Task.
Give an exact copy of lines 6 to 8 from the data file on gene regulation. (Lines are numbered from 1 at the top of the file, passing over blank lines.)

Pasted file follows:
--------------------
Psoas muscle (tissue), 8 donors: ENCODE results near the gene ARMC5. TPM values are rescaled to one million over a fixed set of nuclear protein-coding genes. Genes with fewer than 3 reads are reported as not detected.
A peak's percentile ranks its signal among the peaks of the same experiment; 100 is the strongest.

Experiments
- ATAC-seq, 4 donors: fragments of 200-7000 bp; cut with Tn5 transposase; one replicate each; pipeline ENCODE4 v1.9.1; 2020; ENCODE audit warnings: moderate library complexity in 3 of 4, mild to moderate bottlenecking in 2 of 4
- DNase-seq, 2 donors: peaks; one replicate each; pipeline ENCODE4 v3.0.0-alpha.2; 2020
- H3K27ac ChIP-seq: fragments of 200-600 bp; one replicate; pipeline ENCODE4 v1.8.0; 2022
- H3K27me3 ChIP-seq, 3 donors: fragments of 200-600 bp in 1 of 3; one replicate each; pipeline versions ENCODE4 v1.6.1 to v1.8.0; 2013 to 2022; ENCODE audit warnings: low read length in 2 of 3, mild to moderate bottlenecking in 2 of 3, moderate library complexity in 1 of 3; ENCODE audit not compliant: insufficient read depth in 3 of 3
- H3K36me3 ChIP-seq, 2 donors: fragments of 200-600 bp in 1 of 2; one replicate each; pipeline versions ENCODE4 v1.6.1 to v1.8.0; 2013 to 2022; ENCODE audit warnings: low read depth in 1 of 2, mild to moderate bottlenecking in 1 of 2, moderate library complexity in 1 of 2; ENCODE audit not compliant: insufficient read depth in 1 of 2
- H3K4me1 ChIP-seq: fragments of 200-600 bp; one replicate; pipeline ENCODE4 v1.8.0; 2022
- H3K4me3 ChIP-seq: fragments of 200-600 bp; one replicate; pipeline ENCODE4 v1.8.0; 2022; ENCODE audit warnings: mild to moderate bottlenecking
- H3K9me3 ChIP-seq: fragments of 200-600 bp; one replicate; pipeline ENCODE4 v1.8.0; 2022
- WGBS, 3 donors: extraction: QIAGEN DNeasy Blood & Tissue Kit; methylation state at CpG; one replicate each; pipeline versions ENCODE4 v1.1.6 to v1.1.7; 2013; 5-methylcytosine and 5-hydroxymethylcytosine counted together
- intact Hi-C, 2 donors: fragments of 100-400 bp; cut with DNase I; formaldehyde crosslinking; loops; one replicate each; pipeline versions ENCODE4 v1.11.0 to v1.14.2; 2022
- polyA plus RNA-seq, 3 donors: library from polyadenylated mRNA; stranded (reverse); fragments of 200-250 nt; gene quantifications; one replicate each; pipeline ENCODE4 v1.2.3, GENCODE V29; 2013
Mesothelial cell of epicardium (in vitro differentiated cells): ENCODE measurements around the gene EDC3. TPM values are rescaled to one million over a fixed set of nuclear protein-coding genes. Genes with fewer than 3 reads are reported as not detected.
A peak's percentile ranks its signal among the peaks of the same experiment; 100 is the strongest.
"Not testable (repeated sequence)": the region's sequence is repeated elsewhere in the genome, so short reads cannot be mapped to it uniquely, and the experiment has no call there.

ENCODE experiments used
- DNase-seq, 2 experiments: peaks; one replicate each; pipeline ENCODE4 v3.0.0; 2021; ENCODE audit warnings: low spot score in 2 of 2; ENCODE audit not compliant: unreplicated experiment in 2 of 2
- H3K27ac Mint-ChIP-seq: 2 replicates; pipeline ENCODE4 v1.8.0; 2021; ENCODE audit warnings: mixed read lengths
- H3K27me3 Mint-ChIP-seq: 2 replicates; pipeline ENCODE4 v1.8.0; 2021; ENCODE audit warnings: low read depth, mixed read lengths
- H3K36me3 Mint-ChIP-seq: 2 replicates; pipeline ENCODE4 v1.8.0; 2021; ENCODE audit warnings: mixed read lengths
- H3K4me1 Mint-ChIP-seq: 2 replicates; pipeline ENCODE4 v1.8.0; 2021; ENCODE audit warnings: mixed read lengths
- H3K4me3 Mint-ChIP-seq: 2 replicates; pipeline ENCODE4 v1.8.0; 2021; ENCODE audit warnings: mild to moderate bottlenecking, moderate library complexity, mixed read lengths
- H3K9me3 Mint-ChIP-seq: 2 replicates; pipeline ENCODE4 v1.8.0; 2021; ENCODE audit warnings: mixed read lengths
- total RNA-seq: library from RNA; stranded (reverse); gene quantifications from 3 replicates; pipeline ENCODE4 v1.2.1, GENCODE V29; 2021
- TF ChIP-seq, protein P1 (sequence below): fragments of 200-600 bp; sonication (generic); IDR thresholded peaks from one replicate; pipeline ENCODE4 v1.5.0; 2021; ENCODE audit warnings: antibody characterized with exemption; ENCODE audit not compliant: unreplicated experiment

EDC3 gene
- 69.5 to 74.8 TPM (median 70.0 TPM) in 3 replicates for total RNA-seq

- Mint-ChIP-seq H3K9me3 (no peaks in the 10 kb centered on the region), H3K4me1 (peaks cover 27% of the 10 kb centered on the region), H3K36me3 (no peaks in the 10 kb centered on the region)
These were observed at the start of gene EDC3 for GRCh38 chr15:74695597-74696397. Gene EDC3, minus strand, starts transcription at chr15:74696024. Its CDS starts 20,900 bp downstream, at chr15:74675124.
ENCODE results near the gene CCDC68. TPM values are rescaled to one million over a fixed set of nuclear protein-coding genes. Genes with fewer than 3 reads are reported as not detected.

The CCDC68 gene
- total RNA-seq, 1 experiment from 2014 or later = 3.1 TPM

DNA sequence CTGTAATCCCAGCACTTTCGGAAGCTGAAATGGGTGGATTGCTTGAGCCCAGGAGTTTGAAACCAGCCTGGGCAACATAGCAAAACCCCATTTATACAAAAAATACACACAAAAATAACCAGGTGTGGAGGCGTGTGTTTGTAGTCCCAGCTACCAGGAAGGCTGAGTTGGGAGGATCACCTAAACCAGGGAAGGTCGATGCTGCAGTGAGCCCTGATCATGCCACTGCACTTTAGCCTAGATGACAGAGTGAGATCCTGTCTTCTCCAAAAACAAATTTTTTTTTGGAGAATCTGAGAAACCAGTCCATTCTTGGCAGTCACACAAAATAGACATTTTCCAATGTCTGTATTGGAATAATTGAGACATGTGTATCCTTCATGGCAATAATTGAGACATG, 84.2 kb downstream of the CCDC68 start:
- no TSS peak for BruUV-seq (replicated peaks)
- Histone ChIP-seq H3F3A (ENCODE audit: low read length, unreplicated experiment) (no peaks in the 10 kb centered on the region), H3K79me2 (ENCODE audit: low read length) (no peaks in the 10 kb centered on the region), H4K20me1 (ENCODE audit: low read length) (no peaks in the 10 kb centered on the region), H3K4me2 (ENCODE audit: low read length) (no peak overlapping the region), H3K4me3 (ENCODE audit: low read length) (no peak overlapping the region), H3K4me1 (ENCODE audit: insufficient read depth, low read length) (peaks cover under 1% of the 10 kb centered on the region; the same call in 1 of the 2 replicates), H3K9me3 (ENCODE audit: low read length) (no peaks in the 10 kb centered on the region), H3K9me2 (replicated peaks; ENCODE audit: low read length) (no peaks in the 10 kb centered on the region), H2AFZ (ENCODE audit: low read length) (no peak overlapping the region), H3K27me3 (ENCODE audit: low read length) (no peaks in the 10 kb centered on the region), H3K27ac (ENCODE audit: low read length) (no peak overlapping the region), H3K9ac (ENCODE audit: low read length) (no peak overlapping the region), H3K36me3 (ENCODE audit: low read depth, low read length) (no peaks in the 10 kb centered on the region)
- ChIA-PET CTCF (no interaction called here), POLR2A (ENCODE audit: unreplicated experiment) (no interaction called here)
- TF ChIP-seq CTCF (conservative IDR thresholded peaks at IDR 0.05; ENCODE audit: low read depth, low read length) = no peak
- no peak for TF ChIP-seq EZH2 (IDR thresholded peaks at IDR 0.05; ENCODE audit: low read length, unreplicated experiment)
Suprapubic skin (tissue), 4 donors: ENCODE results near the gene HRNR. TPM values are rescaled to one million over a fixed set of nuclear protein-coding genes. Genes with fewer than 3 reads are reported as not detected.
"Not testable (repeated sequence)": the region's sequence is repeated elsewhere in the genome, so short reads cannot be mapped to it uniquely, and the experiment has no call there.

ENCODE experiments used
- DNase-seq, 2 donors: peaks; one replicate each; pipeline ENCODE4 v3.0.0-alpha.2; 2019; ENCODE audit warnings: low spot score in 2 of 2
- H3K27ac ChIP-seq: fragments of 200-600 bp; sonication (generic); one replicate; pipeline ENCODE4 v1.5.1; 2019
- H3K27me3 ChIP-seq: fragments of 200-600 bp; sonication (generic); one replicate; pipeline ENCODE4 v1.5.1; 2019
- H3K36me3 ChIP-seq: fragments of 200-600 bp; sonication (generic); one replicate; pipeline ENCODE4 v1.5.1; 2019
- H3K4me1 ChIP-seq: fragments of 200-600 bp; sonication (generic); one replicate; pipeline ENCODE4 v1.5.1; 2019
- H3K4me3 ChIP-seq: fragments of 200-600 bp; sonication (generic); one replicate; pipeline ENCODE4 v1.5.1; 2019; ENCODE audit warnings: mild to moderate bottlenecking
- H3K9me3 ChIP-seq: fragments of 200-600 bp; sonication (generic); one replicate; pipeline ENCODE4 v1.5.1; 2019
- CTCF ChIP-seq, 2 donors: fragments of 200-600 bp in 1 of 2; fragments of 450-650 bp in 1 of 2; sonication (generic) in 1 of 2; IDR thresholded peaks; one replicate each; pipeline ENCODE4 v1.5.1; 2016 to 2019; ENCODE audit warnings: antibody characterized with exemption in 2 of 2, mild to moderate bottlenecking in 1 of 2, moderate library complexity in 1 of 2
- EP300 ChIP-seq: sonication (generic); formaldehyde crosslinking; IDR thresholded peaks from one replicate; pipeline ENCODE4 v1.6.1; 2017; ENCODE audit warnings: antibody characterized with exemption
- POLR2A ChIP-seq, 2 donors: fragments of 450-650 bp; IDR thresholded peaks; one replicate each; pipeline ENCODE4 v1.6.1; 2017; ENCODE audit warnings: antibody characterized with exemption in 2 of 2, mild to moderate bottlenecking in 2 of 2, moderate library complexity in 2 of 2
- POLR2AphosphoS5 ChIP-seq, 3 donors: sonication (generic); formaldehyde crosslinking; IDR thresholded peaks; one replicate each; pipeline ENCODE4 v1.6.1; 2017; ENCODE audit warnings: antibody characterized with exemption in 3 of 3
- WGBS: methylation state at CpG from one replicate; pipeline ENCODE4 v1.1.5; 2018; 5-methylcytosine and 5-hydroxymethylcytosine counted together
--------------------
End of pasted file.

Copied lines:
- H3K27ac ChIP-seq: fragments of 200-600 bp; one replicate; pipeline ENCODE4 v1.8.0; 2022
- H3K27me3 ChIP-seq, 3 donors: fragments of 200-600 bp in 1 of 3; one replicate each; pipeline versions ENCODE4 v1.6.1 to v1.8.0; 2013 to 2022; ENCODE audit warnings: low read length in 2 of 3, mild to moderate bottlenecking in 2 of 3, moderate library complexity in 1 of 3; ENCODE audit not compliant: insufficient read depth in 3 of 3
- H3K36me3 ChIP-seq, 2 donors: fragments of 200-600 bp in 1 of 2; one replicate each; pipeline versions ENCODE4 v1.6.1 to v1.8.0; 2013 to 2022; ENCODE audit warnings: low read depth in 1 of 2, mild to moderate bottlenecking in 1 of 2, moderate library complexity in 1 of 2; ENCODE audit not compliant: insufficient read depth in 1 of 2